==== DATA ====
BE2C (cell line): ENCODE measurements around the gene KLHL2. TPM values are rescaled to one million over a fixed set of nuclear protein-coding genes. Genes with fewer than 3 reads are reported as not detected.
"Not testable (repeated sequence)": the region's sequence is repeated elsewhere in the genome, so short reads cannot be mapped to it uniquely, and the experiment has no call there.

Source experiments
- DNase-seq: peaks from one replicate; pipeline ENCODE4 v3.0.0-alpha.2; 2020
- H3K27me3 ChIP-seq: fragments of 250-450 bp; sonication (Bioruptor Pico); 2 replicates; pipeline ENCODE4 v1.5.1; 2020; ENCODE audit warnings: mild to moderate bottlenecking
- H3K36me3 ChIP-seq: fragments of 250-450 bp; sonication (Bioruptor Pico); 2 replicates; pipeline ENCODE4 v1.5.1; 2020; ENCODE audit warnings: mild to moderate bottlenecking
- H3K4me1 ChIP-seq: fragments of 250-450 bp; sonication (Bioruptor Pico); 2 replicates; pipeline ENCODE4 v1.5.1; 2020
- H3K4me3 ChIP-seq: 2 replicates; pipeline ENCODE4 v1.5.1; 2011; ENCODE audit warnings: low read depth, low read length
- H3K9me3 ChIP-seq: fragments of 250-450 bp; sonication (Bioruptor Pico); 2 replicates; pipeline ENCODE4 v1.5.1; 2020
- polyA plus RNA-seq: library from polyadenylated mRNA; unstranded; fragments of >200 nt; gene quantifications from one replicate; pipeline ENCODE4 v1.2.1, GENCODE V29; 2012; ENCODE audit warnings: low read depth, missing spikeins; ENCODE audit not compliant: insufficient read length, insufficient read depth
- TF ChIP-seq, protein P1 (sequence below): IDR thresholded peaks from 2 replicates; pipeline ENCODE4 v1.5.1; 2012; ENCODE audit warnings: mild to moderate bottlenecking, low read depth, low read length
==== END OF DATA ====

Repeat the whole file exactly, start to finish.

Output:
BE2C (cell line): ENCODE measurements around the gene KLHL2. TPM values are rescaled to one million over a fixed set of nuclear protein-coding genes. Genes with fewer than 3 reads are reported as not detected.
"Not testable (repeated sequence)": the region's sequence is repeated elsewhere in the genome, so short reads cannot be mapped to it uniquely, and the experiment has no call there.

Source experiments
- DNase-seq: peaks from one replicate; pipeline ENCODE4 v3.0.0-alpha.2; 2020
- H3K27me3 ChIP-seq: fragments of 250-450 bp; sonication (Bioruptor Pico); 2 replicates; pipeline ENCODE4 v1.5.1; 2020; ENCODE audit warnings: mild to moderate bottlenecking
- H3K36me3 ChIP-seq: fragments of 250-450 bp; sonication (Bioruptor Pico); 2 replicates; pipeline ENCODE4 v1.5.1; 2020; ENCODE audit warnings: mild to moderate bottlenecking
- H3K4me1 ChIP-seq: fragments of 250-450 bp; sonication (Bioruptor Pico); 2 replicates; pipeline ENCODE4 v1.5.1; 2020
- H3K4me3 ChIP-seq: 2 replicates; pipeline ENCODE4 v1.5.1; 2011; ENCODE audit warnings: low read depth, low read length
- H3K9me3 ChIP-seq: fragments of 250-450 bp; sonication (Bioruptor Pico); 2 replicates; pipeline ENCODE4 v1.5.1; 2020
- polyA plus RNA-seq: library from polyadenylated mRNA; unstranded; fragments of >200 nt; gene quantifications from one replicate; pipeline ENCODE4 v1.2.1, GENCODE V29; 2012; ENCODE audit warnings: low read depth, missing spikeins; ENCODE audit not compliant: insufficient read length, insufficient read depth
- TF ChIP-seq, protein P1 (sequence below): IDR thresholded peaks from 2 replicates; pipeline ENCODE4 v1.5.1; 2012; ENCODE audit warnings: mild to moderate bottlenecking, low read depth, low read length